Aberdeen have been Celtic’s nearest domestic challengers for a good few years now.
League runners-up the past four seasons, the season before last they were runners-up to the Hoops in all three major domestic competitions. Sunday provided the Dons with more Hampden heartbreak but it should be different this time.
Having already lost to Celtic in the Betfred Cup final, it’s rotten luck that they draw them in the Scottish Cup too. The issues surrounding their semi-final like club captain and potentially Derby-bound Graeme Shinnie’s suspension were of course an added annoyance.
Squad selection was a setback
Gary Mackay-Steven was a key notable absentee, often the Dons’ main man. The in-form Niall McGinn another, the two wingers could’ve come back to haunt their former club.
The side on Sunday were relatively inexperienced, six of 11 starters were under the age of 22. Whilst it may not have helped them in their semi-final, there’s a good young core there that can’t be ignored.
Daft decisions deterred the Dons’ chances
What will annoy Derek McInnes is how his side shot themselves in the foot. It was made apparent that there’s no real replacement for the absent Shay Logan. Whilst Dominic Ball’s first booking was rather harsh, he can’t have any complaints with his second. It came following a coming together with former Red Ryan Christie.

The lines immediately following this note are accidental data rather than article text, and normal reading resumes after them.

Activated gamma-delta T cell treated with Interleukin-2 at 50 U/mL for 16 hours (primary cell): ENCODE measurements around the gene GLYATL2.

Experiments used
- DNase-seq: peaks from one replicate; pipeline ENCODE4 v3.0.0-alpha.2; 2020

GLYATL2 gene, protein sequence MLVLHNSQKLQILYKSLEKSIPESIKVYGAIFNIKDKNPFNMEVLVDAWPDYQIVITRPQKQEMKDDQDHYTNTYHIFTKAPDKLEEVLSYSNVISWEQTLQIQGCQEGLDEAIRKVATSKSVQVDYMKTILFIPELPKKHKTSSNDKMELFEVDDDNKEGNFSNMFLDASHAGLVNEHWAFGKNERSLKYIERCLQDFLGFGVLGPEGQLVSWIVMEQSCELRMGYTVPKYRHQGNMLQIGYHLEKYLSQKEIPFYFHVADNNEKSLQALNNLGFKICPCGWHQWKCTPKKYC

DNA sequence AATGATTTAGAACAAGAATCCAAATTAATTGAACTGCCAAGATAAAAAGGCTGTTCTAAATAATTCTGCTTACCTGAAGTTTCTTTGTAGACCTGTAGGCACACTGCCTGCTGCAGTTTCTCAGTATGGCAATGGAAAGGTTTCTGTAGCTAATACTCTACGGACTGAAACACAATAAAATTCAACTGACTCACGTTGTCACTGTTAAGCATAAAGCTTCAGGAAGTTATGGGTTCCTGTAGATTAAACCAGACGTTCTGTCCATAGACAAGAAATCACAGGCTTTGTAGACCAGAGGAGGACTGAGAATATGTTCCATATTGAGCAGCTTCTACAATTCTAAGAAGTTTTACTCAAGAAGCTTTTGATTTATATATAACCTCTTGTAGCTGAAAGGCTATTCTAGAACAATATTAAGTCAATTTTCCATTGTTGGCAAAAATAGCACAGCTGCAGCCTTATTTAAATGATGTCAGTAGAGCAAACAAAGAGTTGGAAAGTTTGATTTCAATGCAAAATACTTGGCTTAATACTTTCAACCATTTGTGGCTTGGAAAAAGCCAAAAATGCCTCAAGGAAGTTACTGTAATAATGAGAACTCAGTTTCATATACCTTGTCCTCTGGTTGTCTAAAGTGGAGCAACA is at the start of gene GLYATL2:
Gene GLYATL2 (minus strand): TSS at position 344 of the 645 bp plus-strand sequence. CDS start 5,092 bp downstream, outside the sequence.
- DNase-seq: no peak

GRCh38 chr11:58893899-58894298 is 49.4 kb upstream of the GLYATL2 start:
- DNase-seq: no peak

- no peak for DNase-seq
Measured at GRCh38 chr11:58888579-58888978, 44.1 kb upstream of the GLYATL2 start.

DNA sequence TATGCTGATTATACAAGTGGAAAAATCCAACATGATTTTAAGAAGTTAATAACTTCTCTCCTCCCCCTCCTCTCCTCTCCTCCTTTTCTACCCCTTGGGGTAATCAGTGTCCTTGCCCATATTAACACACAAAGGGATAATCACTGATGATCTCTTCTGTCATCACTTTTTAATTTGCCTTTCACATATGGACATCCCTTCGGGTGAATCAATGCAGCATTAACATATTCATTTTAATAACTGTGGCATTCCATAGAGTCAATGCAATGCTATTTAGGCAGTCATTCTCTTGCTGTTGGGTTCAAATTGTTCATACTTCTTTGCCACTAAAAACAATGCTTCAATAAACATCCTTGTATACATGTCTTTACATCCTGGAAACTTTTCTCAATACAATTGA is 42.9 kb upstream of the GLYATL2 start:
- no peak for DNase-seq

The penalty could also have easily been avoided. Mikey Devlin should’ve come out, met the ball and steered Aberdeen clear of any danger. His failure to do so is ultimately what puts the game beyond them.
Lewis Ferguson’s challenge is silly, mistimed and it’s down to three individual errors that led to Celtic’s progression you could say.
The Dons don’t look as though they’ll finish second this season unlike previous campaigns.
But they must pick themselves up ahead of five massive post-split games to nick third place off Kilmarnock, who they play first, and prove they’re a decent Premiership outfit after all.